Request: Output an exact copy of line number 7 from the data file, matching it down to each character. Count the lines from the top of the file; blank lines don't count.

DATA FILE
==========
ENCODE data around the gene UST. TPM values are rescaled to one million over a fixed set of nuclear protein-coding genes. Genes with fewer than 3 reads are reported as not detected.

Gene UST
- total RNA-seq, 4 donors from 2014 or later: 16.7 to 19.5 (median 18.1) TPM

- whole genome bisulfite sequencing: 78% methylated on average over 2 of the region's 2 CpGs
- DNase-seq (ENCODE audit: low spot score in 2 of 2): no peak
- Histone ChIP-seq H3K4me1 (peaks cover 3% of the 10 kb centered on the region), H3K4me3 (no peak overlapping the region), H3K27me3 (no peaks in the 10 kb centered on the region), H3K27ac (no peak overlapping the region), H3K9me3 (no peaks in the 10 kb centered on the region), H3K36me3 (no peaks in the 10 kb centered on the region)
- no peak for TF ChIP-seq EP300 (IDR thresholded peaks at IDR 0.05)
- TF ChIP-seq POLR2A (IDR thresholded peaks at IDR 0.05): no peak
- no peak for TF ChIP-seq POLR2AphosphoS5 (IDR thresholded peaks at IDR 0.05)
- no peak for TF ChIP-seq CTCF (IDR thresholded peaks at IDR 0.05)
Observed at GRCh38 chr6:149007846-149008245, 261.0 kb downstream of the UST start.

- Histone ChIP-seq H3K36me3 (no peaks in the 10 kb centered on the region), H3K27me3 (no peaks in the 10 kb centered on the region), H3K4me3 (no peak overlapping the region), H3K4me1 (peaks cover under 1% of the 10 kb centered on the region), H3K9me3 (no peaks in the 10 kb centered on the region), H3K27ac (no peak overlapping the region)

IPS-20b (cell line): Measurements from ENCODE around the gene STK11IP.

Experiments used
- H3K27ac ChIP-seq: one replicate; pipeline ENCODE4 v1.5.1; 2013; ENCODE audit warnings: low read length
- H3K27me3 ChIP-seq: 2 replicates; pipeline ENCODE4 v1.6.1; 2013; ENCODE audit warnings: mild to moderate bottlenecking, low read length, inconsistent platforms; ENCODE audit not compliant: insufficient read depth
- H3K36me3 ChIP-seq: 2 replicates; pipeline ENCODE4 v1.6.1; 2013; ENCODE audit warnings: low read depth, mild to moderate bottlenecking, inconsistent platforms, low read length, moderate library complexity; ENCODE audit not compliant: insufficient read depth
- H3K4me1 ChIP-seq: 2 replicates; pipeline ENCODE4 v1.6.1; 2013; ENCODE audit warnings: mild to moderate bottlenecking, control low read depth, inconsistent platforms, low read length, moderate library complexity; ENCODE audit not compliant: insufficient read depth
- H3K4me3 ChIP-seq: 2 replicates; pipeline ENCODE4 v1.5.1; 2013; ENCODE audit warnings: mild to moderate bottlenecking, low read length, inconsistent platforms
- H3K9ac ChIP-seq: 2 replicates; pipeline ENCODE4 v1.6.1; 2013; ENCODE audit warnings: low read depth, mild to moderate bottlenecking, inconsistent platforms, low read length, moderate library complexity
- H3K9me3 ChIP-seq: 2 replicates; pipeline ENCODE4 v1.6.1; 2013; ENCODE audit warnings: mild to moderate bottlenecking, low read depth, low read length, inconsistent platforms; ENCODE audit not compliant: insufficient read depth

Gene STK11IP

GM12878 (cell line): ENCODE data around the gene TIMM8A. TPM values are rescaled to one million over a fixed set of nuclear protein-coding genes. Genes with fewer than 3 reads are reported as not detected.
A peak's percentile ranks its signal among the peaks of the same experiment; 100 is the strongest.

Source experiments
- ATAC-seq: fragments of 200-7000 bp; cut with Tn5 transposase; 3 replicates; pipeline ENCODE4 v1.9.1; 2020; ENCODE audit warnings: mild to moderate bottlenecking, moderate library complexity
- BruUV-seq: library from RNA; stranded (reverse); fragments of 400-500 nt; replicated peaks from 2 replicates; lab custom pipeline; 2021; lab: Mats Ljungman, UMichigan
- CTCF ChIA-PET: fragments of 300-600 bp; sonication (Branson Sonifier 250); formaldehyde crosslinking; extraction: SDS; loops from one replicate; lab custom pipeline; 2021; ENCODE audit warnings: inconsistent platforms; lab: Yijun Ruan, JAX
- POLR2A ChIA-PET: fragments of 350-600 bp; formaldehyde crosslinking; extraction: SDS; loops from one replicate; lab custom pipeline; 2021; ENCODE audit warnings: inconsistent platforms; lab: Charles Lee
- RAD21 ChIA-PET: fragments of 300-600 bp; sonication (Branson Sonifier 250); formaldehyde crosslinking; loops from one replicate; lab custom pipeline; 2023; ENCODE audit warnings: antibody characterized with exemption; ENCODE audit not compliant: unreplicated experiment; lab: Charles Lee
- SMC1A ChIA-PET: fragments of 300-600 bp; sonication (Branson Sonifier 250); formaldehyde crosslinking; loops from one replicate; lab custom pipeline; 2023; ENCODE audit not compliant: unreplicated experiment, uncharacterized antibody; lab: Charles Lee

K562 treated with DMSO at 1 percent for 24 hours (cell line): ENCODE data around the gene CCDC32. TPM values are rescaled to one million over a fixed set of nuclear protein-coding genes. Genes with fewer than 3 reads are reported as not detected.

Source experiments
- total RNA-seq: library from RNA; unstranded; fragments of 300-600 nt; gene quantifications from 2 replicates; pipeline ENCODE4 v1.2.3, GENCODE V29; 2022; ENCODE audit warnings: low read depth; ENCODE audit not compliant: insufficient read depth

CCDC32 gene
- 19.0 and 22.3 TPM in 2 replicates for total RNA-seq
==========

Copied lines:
- no peak for TF ChIP-seq EP300 (IDR thresholded peaks at IDR 0.05)